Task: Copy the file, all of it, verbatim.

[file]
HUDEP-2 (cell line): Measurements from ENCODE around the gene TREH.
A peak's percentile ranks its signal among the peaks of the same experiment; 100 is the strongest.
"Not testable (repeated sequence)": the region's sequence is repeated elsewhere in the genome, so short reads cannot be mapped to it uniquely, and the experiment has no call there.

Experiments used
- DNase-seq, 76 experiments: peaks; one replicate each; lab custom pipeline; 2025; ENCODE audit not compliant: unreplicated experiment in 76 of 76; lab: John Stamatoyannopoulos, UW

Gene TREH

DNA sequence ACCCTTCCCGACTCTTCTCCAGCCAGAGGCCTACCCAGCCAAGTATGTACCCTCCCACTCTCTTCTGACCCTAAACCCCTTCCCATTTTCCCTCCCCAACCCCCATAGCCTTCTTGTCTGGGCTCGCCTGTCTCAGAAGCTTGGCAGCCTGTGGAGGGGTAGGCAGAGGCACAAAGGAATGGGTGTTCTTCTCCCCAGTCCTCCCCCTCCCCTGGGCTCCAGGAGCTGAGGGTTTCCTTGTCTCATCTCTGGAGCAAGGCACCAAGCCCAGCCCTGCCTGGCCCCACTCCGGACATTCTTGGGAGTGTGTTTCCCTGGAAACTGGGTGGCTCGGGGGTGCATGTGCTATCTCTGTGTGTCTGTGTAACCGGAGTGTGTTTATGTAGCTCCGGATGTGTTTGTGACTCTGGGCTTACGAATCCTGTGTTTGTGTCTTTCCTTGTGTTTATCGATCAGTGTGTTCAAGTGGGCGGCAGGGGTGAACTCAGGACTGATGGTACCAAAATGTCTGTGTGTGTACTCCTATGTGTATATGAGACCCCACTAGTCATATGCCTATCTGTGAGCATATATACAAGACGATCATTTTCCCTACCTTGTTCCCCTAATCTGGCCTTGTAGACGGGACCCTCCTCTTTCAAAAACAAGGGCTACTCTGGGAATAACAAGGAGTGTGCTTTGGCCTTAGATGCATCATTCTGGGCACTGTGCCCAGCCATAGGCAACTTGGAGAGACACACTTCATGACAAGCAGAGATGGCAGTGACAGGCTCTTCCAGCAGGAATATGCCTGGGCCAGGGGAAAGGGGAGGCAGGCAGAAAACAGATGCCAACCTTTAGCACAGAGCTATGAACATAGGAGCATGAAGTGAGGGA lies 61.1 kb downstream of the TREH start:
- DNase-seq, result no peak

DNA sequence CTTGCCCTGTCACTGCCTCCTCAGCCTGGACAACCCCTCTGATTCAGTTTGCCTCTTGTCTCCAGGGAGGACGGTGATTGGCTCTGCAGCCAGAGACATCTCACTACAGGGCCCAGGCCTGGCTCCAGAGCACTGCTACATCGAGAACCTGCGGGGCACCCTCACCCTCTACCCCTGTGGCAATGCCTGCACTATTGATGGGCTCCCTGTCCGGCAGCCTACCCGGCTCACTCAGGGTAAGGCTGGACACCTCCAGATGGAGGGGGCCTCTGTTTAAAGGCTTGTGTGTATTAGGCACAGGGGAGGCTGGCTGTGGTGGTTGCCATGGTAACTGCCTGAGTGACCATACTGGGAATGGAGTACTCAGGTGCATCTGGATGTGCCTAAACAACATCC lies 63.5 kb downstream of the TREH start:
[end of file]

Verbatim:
HUDEP-2 (cell line): Measurements from ENCODE around the gene TREH.
A peak's percentile ranks its signal among the peaks of the same experiment; 100 is the strongest.
"Not testable (repeated sequence)": the region's sequence is repeated elsewhere in the genome, so short reads cannot be mapped to it uniquely, and the experiment has no call there.

Experiments used
- DNase-seq, 76 experiments: peaks; one replicate each; lab custom pipeline; 2025; ENCODE audit not compliant: unreplicated experiment in 76 of 76; lab: John Stamatoyannopoulos, UW

Gene TREH

DNA sequence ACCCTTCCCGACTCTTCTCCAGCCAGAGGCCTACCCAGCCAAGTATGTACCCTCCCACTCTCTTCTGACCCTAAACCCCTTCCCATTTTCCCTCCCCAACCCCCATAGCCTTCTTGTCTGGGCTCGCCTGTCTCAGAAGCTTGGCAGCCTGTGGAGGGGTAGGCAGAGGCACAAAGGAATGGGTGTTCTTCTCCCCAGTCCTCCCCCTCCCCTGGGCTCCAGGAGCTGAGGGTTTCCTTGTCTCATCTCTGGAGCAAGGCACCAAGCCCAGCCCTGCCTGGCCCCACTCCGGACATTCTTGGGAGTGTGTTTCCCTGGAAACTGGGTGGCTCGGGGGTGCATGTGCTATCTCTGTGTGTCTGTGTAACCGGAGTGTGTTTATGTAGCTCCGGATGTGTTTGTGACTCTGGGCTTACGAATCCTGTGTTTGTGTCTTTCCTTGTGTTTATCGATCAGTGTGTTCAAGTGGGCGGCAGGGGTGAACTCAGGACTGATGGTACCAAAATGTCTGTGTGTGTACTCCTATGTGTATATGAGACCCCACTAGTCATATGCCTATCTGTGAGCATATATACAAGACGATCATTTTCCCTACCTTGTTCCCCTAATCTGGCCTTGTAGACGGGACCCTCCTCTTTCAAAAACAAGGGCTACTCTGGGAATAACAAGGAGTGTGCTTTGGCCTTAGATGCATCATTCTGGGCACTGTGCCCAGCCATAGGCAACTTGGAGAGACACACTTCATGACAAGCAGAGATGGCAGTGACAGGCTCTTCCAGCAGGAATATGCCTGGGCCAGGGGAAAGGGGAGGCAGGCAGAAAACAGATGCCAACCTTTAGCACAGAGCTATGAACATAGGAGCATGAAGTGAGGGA lies 61.1 kb downstream of the TREH start:
- DNase-seq, result no peak

DNA sequence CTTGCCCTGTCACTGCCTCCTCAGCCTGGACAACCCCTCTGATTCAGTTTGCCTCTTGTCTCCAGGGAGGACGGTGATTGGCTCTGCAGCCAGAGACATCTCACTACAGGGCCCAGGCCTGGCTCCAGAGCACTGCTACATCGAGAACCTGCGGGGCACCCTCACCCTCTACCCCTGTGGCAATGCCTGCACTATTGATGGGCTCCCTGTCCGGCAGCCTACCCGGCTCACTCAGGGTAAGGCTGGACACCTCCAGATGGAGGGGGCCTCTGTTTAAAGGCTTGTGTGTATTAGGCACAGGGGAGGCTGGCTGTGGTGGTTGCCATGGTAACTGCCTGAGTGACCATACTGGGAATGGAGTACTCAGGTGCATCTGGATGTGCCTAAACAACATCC lies 63.5 kb downstream of the TREH start: